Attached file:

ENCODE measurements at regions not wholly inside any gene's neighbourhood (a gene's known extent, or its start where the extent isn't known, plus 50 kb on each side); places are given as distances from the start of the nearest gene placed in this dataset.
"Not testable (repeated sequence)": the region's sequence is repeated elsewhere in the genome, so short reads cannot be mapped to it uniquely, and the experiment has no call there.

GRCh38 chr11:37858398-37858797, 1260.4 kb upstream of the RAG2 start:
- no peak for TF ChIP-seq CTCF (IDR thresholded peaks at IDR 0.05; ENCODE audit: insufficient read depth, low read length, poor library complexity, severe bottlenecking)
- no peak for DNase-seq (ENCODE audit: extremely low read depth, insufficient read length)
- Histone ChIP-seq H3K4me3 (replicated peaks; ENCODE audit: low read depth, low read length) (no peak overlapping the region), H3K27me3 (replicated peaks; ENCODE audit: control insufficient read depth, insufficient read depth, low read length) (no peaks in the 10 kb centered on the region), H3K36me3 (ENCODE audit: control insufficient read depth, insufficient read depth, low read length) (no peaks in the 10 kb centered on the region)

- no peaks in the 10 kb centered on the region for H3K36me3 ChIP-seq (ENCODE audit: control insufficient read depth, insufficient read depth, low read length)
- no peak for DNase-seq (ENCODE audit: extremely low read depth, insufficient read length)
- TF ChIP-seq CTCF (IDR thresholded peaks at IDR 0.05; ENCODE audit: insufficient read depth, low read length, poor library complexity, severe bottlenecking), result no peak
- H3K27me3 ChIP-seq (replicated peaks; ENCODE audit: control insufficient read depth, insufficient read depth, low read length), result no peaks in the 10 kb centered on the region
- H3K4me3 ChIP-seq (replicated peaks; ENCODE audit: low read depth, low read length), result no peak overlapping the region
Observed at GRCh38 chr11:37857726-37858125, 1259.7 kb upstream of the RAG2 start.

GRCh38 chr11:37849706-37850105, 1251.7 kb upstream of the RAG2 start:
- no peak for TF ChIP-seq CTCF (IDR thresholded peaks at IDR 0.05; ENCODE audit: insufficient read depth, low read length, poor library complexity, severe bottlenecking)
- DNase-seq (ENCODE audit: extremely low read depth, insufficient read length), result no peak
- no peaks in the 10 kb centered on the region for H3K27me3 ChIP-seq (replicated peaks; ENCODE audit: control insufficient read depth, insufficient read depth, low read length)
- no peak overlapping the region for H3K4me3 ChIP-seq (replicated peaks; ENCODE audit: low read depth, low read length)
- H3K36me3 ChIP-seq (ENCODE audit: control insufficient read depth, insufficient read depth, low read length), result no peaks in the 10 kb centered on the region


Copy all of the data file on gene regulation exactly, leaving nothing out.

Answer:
ENCODE measurements at regions not wholly inside any gene's neighbourhood (a gene's known extent, or its start where the extent isn't known, plus 50 kb on each side); places are given as distances from the start of the nearest gene placed in this dataset.
"Not testable (repeated sequence)": the region's sequence is repeated elsewhere in the genome, so short reads cannot be mapped to it uniquely, and the experiment has no call there.

GRCh38 chr11:37858398-37858797, 1260.4 kb upstream of the RAG2 start:
- no peak for TF ChIP-seq CTCF (IDR thresholded peaks at IDR 0.05; ENCODE audit: insufficient read depth, low read length, poor library complexity, severe bottlenecking)
- no peak for DNase-seq (ENCODE audit: extremely low read depth, insufficient read length)
- Histone ChIP-seq H3K4me3 (replicated peaks; ENCODE audit: low read depth, low read length) (no peak overlapping the region), H3K27me3 (replicated peaks; ENCODE audit: control insufficient read depth, insufficient read depth, low read length) (no peaks in the 10 kb centered on the region), H3K36me3 (ENCODE audit: control insufficient read depth, insufficient read depth, low read length) (no peaks in the 10 kb centered on the region)

- no peaks in the 10 kb centered on the region for H3K36me3 ChIP-seq (ENCODE audit: control insufficient read depth, insufficient read depth, low read length)
- no peak for DNase-seq (ENCODE audit: extremely low read depth, insufficient read length)
- TF ChIP-seq CTCF (IDR thresholded peaks at IDR 0.05; ENCODE audit: insufficient read depth, low read length, poor library complexity, severe bottlenecking), result no peak
- H3K27me3 ChIP-seq (replicated peaks; ENCODE audit: control insufficient read depth, insufficient read depth, low read length), result no peaks in the 10 kb centered on the region
- H3K4me3 ChIP-seq (replicated peaks; ENCODE audit: low read depth, low read length), result no peak overlapping the region
Observed at GRCh38 chr11:37857726-37858125, 1259.7 kb upstream of the RAG2 start.

GRCh38 chr11:37849706-37850105, 1251.7 kb upstream of the RAG2 start:
- no peak for TF ChIP-seq CTCF (IDR thresholded peaks at IDR 0.05; ENCODE audit: insufficient read depth, low read length, poor library complexity, severe bottlenecking)
- DNase-seq (ENCODE audit: extremely low read depth, insufficient read length), result no peak
- no peaks in the 10 kb centered on the region for H3K27me3 ChIP-seq (replicated peaks; ENCODE audit: control insufficient read depth, insufficient read depth, low read length)
- no peak overlapping the region for H3K4me3 ChIP-seq (replicated peaks; ENCODE audit: low read depth, low read length)
- H3K36me3 ChIP-seq (ENCODE audit: control insufficient read depth, insufficient read depth, low read length), result no peaks in the 10 kb centered on the region